A proactive, systematic risk assessment is an essential first step to developing and implementing any corporate compliance program, regardless of your industry or the compliance areas you are targeting. As US enforcement authorities have explained, “One-size-fits-all compliance programs are generally ill-conceived and ineffective because resources inevitably are spread too thin, with too much focus on low-risk markets and transactions to the detriment of high-risk areas.” The Department of Justice specifically identified the effectiveness of a company’s compliance risk assessment as a foundational consideration when evaluating whether to bring charges against a company and in negotiating a plea or other remedies. Moreover, in a corporate environment characterized by lean performance, tailoring your compliance program to your company’s actual risks is a business necessity.
A deliberate, iterative self-assessment methodology is crucial to obtaining the benefits of both mitigating enforcement risk and achieving a high-efficiency compliance program. Continue reading
by Michael C. Neus
A fund manager typically spends most of its time not only contemplating how to maximize returns for investors, but also navigating the array of compliance and regulatory concerns involved in running a private fund. Because the manager is so caught up in thinking about these daily considerations, it may lose sight of the multitude of issues that arise when it comes time to wind down that same fund. If the manager exercises some foresight regarding the fund’s eventual wind-down and puts proper procedures in place, however, the whole process can be both smoother and less fraught with legal and regulatory risks. Once a manager decides to wind down a fund, it must navigate myriad considerations and decisions during the process. Continue reading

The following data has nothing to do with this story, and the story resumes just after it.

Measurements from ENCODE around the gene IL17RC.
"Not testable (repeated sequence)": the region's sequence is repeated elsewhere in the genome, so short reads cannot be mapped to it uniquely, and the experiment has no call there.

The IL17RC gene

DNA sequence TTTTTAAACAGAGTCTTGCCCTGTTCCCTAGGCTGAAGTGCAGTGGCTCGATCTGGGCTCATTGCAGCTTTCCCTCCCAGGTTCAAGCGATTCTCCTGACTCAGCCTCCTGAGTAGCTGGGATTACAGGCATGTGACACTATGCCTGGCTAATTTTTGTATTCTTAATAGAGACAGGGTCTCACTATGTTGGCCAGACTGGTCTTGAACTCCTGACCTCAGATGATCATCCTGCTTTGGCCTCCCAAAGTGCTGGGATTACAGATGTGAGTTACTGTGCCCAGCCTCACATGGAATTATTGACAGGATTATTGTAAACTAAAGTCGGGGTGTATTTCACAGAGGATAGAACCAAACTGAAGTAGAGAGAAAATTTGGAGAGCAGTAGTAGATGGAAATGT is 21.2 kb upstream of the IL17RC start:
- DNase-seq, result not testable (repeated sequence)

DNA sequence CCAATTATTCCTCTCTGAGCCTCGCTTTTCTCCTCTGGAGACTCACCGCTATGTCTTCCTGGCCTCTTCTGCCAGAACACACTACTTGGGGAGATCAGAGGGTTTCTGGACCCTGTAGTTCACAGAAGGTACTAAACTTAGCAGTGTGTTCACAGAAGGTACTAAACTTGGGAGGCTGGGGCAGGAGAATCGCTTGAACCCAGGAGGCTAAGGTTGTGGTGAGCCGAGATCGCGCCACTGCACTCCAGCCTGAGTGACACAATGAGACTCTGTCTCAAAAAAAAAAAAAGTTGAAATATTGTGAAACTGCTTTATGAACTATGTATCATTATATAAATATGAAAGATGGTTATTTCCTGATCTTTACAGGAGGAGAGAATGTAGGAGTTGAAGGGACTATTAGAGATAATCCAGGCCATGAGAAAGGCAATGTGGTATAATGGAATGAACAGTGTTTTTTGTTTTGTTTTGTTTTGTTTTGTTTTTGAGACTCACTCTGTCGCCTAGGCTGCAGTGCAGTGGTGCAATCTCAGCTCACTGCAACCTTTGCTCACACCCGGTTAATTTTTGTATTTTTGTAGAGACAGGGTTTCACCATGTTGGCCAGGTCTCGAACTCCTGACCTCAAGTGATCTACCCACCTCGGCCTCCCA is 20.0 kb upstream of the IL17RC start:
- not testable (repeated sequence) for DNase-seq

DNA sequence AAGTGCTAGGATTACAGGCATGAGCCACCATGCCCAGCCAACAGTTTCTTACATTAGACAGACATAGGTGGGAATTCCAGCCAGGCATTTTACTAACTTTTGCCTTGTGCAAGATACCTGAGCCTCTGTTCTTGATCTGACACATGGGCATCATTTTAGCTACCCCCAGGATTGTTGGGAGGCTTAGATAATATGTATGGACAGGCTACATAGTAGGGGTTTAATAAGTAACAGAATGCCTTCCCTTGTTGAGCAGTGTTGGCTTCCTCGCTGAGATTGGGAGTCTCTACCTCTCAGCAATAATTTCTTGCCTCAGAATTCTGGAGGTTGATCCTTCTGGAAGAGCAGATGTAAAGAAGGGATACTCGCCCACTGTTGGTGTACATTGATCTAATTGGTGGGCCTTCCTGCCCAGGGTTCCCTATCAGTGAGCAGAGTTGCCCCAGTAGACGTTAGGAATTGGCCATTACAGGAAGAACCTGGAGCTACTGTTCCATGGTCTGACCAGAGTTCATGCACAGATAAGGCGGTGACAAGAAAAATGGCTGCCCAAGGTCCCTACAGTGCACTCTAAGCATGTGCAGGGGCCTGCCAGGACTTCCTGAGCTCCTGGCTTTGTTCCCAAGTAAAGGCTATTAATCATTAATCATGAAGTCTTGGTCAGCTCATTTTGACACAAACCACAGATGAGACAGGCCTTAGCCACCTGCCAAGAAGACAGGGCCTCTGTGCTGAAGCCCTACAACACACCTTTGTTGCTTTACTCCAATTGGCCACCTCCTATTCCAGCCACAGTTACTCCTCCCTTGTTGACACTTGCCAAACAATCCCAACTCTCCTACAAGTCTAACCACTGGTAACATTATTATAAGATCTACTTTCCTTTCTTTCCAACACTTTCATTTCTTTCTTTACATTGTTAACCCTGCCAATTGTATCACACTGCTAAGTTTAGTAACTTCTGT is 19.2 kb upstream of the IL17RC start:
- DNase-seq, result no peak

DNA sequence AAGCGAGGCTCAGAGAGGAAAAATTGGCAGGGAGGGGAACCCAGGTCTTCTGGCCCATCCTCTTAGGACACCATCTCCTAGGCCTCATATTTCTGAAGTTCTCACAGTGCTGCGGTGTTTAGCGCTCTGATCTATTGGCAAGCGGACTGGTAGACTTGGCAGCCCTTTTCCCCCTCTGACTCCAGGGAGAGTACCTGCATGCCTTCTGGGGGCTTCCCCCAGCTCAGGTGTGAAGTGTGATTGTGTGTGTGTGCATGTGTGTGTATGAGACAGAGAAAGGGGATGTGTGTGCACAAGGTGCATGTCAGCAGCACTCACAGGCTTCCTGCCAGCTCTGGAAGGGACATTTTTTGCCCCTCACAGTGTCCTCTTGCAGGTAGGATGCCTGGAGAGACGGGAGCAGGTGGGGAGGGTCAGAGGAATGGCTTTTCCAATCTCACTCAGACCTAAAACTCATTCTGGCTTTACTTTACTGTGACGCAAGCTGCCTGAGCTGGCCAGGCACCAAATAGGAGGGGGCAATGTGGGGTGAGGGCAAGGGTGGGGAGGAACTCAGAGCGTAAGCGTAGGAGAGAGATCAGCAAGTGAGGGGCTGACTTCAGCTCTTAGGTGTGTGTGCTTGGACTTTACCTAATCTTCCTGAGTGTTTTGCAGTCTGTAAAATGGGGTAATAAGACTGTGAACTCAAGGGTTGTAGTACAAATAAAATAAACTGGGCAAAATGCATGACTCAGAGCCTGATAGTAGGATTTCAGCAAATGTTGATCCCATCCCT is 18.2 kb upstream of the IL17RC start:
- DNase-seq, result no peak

by Tom C.W. Lin
An important transformation is happening in the financial industry. The rise of new technology and compliance has dramatically altered many of the key functions and functionaries of modern finance. Artificial intelligence, algorithmic programs, and supercomputers, instead of human actors, now constitute the core of many financial operations. At the same time, compliance officers have become just as critical to financial institutions as traders, bankers, and analysts. Finance as we knew it has changed and continues to change.